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Sunday, December 11, 2016

Batteroo: voltage booster for AA and AA cells

The Battero is a voltage booster that is a sleeve that goes round your AA or AAA battery cells, very common cells used in the US market. That means it can boost the voltage to your items get more use out of the battery. Normally, a 1.5vdc AA battery is considered dead when it reaches 1.2v. The Batteroo boosts the voltage higher so the device thinks the battery has more juice than it does.

The Batteroo got a lot of criticism because it make outrageous claims like extending battery life 800%. That is not true, but it does extend battery life. The concept of a voltage booster is also called  Joule Thief. The concept is simple, but the key for the Batteroo was miniturizing the components to fit as a sleeve around the AA battery.

More Batteroos scheduled to be sold in Jan 2017. Stay tuned. I'll be testing one of these.

I haven't seen any Joule Thief flashlights out there. Most flashlights concentrate on guzzling power to get a high brightness to blind a UFO. But if you want a power-sipping LED light that works on dead batteries, go here to Etsy.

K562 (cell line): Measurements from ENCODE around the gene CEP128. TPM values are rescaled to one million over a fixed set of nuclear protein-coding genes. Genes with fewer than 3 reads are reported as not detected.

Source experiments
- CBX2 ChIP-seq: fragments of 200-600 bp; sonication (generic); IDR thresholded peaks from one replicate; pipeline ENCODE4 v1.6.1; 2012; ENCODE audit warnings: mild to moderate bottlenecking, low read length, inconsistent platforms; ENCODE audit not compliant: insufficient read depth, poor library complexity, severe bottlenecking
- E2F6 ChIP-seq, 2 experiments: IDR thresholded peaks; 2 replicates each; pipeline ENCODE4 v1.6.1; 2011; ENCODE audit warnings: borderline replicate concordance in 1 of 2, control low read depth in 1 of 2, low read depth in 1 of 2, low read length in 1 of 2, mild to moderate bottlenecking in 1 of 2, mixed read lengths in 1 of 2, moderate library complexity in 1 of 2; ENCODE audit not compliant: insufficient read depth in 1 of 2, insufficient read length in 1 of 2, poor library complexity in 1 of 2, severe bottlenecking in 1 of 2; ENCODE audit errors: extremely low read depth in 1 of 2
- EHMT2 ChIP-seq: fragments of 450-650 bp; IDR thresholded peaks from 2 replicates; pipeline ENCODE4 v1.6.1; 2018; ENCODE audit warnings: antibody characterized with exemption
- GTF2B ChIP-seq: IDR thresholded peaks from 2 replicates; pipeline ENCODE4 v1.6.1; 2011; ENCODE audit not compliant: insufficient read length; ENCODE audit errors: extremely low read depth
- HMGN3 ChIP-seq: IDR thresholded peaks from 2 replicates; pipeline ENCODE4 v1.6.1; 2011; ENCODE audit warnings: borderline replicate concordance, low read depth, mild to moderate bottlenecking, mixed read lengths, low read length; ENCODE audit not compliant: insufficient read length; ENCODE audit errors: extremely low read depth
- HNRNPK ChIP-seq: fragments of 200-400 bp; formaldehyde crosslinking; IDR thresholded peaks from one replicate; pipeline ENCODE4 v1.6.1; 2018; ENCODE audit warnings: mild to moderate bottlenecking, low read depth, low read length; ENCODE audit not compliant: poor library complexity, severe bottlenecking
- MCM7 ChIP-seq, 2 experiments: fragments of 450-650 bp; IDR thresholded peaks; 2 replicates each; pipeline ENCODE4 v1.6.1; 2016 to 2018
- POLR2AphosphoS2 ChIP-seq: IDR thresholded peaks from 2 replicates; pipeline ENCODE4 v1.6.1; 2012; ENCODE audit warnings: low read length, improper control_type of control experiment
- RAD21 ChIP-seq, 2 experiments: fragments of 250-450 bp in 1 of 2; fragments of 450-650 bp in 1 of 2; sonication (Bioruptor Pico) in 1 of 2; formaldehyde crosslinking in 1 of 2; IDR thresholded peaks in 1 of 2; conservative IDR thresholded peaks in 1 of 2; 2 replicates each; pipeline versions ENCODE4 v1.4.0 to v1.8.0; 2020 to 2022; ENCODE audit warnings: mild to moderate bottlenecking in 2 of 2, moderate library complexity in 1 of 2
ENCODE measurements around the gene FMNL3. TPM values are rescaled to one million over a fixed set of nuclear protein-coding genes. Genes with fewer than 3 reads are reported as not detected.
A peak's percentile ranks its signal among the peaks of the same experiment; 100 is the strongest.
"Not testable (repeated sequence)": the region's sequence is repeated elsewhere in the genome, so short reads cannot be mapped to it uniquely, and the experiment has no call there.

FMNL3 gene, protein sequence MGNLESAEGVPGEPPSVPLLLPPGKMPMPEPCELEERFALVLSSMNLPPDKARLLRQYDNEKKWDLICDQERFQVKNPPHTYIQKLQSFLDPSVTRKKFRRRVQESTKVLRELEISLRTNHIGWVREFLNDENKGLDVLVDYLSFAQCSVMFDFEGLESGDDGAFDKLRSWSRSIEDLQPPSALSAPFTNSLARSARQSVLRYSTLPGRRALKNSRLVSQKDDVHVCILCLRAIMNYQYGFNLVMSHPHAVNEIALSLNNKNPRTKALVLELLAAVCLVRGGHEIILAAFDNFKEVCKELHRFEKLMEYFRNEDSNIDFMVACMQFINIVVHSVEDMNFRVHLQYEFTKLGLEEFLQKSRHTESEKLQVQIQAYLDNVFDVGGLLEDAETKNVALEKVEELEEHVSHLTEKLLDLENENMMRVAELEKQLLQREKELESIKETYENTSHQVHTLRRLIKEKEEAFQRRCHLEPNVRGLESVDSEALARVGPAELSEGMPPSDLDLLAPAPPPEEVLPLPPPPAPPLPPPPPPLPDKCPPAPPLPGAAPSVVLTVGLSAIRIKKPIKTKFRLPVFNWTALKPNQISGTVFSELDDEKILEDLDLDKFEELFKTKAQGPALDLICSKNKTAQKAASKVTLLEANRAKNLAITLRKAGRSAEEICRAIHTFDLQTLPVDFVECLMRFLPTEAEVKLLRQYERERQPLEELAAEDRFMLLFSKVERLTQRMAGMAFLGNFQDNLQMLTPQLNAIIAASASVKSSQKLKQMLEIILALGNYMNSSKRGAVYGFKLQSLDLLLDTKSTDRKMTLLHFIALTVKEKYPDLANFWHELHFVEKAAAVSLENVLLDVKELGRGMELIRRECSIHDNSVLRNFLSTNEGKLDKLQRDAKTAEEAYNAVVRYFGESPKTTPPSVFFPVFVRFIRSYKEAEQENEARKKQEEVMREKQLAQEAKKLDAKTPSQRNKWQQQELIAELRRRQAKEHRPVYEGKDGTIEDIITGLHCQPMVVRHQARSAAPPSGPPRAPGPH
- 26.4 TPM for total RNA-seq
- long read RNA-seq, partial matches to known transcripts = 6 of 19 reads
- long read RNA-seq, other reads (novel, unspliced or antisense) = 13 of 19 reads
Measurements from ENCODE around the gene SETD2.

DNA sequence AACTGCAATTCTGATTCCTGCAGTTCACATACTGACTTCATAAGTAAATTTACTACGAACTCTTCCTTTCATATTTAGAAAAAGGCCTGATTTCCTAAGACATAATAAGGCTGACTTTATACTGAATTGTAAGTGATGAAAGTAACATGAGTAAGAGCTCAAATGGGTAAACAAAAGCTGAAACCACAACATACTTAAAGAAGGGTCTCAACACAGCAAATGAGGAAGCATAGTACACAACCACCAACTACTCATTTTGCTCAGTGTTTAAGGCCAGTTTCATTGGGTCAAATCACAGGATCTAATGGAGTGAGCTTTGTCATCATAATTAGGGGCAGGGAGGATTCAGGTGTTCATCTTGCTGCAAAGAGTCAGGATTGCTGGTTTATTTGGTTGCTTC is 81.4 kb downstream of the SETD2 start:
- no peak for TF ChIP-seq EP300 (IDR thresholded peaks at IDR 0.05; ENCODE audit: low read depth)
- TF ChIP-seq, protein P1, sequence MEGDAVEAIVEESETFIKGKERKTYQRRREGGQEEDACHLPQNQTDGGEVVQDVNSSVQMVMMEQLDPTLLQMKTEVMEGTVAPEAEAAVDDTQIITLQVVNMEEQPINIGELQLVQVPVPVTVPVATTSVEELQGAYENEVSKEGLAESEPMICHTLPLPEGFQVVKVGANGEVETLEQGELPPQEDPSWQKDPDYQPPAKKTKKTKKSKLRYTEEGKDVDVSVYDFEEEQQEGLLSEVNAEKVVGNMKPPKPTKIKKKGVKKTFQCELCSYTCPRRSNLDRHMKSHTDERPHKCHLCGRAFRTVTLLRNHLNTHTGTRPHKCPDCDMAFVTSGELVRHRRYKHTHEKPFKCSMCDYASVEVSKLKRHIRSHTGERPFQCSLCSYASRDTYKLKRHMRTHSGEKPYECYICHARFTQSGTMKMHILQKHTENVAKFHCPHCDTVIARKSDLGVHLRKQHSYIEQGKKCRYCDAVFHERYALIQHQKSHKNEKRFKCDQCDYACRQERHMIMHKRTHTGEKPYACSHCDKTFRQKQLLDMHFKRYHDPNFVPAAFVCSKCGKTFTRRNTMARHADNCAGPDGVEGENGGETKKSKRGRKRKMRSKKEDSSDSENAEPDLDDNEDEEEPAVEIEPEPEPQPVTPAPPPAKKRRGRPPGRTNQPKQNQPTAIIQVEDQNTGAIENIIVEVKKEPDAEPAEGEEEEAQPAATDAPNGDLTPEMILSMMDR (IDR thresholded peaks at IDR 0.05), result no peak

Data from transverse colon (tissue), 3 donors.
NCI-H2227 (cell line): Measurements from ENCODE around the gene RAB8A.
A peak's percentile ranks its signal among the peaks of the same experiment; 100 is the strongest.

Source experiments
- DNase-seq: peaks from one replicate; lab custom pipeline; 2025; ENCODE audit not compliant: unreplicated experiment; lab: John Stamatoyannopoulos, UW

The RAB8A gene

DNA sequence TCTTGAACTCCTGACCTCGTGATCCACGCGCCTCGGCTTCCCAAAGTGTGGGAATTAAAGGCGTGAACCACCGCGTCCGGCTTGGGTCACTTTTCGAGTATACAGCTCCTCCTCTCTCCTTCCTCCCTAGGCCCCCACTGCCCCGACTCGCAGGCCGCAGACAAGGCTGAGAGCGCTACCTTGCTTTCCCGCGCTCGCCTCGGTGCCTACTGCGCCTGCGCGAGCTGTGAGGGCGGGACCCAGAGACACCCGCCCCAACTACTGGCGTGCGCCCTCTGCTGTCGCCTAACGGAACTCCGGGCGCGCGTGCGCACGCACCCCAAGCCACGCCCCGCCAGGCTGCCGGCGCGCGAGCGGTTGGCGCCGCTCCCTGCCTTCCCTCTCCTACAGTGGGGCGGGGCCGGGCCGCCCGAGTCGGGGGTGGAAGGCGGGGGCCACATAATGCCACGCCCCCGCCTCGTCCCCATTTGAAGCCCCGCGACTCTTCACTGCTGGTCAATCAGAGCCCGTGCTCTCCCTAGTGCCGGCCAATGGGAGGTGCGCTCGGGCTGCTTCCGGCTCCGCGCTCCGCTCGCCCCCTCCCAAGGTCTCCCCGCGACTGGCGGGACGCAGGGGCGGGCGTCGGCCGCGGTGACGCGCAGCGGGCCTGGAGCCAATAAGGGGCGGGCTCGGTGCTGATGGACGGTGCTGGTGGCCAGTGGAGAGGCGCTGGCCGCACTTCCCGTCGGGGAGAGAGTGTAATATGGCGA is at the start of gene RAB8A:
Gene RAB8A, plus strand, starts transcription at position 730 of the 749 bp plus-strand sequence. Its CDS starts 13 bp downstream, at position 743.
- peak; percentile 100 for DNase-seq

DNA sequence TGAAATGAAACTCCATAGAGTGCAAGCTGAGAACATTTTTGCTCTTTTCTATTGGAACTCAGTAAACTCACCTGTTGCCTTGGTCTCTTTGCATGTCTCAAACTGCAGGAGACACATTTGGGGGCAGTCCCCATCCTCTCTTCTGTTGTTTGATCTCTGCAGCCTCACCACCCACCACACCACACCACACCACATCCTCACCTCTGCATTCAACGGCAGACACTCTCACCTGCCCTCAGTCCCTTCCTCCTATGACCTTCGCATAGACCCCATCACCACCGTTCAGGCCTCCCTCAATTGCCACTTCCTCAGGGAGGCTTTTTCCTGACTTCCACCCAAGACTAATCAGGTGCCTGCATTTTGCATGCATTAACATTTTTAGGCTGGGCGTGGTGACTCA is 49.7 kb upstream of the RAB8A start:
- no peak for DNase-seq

EDIT: Further Batteroo testing by several people revealed the Batteroo does nothing to improve battery life. So it appears it's not even a tiny Joule Thief.
  1. EEVBlog video here, with toy train test.  
  2. EEVBlog post about the Batteroo testing. You will need a free account to comment.
  3. Wikipedia entry on Batteroo.

I assumed there was some potential here if they really miniaturized a Joule Thief, and improved battery life about 20-40%, but test results indicate that it's a total scam.

San Jose State University's Kiumars Parvin claimed, "We tested the Batteriser sleeve in our lab and we confirmed that the Batteriser taps into 80 percent of energy that is usually thrown away."
Now if you don't know how marketers talk, you will totally misunderstand the above statement. The statement does not say "it uses up all of the other 80% of the battery power". It says "it taps into (uses some of) the wasted 80% of battery power."

In the test by UL (safety organization), a Garmin Golf GPS using Batteriser was shown to have a lifespan of 10 hours and 12 minutes, in contrast to the 1 hour and 43 minutes of operating time without a Batteriser.[8] However, later the test was independently duplicated by TechnologyCatalyst to demonstrate that Garmin runs OK for over 17 hours on ordinary AA batteries, and the report by UL was based on the sloppy test design.
 Test design matters, quite a bit, apparently. A better test might be how many milliamps the device uses with and without the Batteroo. Power meters on different devices are designed differently and can be misleading.

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